6-Month Project Update
Thanks to the DRC support, we already made several original findings with the identification of genes related to β-cell function and their potential key role in insulin production. Our next steps are to identify the crosstalk with the liver and the peripheral tissue, and study mechanism that connect the identified genes and pathway with insulin secretion. Our long-term goal is to detect specific metabolic disease predispositions in pre-diabetic patients and find targets for potential new drugs, as well as the promote the optimal selection of pancreatic islet donors to offer a better chance of cure for type 1 diabetic recipients.
Click HERE to see the full project update.
Cell Silence can be golden to improving the cure for T1D
This ambitious research project will address two fundamental goals in the treatment of diabetes: 1) understanding the mechanisms leading to Beta-cell dysfunction, and 2) improving the chance of curing type 1 diabetes (T1D) with islet cell transplantation.
The transplantation of insulin-producing beta-cells, in the form of an entire donor pancreas or islet cells, are currently the only definitive cure for T1D. Despite improvements in islet isolation and transplantation, only 25-50% of patients remain insulin-free 5 years after transplantation. Several known factors influence the results such as donor age, body mass index, and genetics.
The aim of this project is to identify the genes associated with the function and survival of beta-cells. These cells are located within the pancreas and produce insulin in order to control glucose in healthy individuals. Beta-cells are destroyed by the immune system in T1D patients, but they can be replaced by new cell beta-cells isolated from deceased donor pancreases and transplanted via a single infusion to the patient’s portal vein which leads to the liver. The quality of these cells is critical to the success of the transplantation.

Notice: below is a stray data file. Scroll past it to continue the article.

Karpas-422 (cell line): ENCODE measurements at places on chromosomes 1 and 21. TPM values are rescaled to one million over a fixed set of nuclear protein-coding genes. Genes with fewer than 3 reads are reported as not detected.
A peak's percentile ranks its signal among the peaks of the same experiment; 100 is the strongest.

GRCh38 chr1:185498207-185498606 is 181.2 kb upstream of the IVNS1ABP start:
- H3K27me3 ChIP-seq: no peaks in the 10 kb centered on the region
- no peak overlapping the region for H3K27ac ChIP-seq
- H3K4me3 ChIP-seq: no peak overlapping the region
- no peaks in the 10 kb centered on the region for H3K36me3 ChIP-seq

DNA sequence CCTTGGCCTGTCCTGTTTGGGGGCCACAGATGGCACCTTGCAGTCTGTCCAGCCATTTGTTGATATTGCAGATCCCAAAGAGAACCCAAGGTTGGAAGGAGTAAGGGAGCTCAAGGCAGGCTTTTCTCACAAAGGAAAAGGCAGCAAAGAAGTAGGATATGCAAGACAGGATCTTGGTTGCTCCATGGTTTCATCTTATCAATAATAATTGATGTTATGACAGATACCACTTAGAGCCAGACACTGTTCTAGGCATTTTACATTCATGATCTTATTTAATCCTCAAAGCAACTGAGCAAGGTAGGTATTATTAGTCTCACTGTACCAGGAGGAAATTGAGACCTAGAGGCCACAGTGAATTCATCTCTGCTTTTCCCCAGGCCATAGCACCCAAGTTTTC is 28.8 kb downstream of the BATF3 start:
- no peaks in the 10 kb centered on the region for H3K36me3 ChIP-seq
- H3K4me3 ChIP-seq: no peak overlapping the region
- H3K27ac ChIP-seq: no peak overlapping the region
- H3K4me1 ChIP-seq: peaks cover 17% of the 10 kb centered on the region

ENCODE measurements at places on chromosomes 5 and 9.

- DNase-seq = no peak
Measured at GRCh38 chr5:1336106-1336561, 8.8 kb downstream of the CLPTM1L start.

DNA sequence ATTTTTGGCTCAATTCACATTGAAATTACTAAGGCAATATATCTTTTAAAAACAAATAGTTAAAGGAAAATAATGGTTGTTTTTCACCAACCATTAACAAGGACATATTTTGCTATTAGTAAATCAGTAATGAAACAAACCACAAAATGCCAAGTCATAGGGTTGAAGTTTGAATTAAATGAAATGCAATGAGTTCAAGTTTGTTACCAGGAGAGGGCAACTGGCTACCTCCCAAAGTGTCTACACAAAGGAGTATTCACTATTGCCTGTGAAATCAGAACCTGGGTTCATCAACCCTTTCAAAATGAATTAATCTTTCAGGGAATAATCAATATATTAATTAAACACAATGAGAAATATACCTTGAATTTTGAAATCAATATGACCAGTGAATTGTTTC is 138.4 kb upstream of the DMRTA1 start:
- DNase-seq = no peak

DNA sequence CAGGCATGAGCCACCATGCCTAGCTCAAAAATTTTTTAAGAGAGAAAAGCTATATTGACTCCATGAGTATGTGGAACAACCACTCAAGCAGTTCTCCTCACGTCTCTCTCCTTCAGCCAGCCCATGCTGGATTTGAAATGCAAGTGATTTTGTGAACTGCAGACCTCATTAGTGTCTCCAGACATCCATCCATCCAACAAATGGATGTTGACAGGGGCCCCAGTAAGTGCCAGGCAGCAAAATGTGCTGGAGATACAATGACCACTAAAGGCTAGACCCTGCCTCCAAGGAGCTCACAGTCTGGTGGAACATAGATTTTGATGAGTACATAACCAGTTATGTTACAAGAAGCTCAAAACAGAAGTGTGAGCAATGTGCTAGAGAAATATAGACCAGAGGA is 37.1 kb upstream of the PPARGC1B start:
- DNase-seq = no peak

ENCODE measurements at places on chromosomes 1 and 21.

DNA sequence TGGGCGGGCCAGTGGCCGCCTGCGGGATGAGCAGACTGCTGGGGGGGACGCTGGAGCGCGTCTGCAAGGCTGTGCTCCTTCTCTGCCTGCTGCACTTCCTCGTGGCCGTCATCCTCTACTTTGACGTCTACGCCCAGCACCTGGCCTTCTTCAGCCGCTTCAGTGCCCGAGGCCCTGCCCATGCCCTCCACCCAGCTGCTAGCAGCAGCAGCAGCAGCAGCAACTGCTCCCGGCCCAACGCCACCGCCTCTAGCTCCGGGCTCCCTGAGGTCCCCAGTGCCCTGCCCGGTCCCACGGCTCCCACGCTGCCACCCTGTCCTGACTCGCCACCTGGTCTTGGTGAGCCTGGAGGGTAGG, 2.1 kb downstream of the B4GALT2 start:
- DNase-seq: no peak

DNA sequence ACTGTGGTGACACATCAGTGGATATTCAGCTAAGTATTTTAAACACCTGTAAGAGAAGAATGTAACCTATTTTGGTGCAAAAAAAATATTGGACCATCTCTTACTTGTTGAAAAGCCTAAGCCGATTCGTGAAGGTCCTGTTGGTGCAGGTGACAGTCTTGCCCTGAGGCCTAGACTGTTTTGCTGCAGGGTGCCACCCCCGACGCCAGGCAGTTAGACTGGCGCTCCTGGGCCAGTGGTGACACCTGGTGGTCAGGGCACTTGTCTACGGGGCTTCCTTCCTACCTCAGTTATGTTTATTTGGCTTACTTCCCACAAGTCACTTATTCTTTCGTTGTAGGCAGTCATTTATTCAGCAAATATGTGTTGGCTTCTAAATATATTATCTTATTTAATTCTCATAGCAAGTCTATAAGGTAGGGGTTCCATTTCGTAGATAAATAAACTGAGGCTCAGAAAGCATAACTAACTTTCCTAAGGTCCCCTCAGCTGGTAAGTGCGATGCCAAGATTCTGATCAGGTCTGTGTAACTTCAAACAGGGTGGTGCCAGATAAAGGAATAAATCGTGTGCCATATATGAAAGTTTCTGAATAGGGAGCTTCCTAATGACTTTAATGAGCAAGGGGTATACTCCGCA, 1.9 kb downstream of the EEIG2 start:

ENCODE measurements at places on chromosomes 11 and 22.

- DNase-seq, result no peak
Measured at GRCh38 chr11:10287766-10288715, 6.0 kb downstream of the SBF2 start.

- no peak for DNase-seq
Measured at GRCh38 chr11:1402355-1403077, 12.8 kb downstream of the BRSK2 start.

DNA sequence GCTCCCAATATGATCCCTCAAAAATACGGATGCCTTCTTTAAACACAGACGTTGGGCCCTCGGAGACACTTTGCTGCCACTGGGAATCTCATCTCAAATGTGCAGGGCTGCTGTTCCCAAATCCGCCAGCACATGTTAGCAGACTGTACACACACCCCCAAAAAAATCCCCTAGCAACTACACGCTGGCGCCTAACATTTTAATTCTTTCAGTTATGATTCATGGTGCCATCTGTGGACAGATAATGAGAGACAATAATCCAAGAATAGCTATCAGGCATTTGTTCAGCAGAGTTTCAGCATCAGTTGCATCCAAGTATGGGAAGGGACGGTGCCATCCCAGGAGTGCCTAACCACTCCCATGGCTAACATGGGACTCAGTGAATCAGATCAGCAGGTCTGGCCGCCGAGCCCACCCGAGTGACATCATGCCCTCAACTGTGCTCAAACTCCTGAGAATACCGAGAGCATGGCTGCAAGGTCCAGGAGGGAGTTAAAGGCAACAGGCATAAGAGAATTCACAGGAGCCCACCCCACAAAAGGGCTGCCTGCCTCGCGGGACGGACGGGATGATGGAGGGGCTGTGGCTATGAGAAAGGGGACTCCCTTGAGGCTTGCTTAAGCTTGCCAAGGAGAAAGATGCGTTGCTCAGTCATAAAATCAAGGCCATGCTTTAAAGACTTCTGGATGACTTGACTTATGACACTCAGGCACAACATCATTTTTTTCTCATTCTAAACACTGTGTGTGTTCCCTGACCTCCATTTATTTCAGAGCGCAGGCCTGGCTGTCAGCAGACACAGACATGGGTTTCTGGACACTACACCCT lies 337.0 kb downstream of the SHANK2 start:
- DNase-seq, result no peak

We will use a special chip to assess 200,000 genetic variations in each pancreatic islet donor in order to determine which of these many genes are crucial for beta-cell function. We will then silence these genes in beta-cells cultured in a petri dish to determine if this modifies their response to glucose. If the cells cannot secrete insulin in response to glucose, it would mean that the silenced gene is crucial to beta-cell function. We will also assess the same response in gene-silenced beta-cells when put in contact with muscle cells and liver cells.
The project has three fundamental potentials:
- Identification of key genes for the beta-cell function;
- Selection of the best donors to achieve a considerably higher cure rate for diabetic patients after pancreatic islet transplantation; and
- a better understanding of the mechanisms leading to diabetes in adults and children.